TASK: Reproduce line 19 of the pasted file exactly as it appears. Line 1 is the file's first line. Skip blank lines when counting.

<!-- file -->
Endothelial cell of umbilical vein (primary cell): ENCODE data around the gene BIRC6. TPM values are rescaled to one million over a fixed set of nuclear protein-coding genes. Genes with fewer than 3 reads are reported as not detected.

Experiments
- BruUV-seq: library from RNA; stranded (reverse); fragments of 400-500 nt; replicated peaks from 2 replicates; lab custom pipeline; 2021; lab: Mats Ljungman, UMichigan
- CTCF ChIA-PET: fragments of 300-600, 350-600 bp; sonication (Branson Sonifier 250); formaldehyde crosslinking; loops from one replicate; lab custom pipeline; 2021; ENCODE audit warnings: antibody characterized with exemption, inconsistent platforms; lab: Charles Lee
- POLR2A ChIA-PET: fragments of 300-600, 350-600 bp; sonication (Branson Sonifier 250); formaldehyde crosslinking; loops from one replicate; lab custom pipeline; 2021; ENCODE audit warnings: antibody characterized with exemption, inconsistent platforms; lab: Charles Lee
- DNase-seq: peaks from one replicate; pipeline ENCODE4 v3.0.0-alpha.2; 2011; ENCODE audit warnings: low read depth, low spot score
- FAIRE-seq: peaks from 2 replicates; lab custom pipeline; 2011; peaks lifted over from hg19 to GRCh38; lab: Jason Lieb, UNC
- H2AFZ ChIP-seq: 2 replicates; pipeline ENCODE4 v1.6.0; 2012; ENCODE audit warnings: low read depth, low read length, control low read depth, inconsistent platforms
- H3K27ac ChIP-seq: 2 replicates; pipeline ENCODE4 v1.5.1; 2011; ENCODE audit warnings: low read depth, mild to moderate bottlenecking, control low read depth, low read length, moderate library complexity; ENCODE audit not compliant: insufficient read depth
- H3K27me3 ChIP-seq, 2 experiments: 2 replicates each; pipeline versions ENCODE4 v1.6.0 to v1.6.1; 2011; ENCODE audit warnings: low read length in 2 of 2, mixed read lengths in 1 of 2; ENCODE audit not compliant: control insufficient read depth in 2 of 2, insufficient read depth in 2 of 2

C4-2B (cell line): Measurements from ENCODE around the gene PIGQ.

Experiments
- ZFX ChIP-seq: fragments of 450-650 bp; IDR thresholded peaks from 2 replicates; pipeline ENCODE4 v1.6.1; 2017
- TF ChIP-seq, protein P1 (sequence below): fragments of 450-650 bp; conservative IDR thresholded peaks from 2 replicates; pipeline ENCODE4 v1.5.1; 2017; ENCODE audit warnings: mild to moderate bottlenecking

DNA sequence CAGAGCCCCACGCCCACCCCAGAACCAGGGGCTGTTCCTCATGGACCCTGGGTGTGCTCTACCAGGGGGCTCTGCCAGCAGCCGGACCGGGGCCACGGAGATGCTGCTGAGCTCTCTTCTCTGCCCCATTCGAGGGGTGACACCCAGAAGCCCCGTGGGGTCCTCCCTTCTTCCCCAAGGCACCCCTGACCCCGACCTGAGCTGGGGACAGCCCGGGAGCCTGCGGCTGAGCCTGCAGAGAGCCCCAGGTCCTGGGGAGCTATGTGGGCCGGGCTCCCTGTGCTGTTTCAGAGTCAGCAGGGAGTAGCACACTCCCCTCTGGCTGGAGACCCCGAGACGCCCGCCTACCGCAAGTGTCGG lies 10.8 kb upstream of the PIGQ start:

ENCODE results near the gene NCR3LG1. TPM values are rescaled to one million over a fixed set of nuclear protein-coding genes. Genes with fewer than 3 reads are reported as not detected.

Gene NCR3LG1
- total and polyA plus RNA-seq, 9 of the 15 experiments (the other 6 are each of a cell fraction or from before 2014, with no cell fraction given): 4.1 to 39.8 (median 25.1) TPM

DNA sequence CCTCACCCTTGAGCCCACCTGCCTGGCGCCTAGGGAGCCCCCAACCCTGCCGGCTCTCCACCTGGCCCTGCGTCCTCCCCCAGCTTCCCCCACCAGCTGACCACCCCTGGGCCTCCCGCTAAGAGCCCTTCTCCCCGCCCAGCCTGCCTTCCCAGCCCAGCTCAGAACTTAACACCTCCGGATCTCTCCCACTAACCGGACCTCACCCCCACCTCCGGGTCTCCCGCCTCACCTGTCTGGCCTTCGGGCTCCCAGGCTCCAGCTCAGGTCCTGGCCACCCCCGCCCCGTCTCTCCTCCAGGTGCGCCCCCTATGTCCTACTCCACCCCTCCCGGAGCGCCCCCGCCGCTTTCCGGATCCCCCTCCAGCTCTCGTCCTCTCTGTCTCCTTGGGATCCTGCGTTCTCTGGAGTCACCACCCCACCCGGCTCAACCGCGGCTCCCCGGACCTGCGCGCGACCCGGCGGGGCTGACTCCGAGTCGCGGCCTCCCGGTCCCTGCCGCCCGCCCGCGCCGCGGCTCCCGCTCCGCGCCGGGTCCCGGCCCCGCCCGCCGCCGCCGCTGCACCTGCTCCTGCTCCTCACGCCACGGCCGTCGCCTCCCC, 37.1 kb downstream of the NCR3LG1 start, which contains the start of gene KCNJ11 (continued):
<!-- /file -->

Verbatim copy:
DNA sequence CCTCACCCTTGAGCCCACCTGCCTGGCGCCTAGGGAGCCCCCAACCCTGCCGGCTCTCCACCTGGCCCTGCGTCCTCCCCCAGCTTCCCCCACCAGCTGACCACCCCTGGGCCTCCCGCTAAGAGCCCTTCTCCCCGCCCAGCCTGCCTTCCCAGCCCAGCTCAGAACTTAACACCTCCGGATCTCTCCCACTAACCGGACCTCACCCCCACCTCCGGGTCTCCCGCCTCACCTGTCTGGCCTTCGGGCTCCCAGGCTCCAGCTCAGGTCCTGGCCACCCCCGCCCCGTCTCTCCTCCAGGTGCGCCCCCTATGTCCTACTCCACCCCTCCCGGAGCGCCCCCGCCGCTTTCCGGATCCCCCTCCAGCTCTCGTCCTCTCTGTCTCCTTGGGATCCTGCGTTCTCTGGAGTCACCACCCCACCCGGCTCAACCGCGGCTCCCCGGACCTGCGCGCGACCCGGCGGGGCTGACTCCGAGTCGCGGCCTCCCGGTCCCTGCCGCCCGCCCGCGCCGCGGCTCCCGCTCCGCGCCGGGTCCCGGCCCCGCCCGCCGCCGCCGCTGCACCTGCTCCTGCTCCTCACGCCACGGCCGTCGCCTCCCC, 37.1 kb downstream of the NCR3LG1 start, which contains the start of gene KCNJ11 (continued):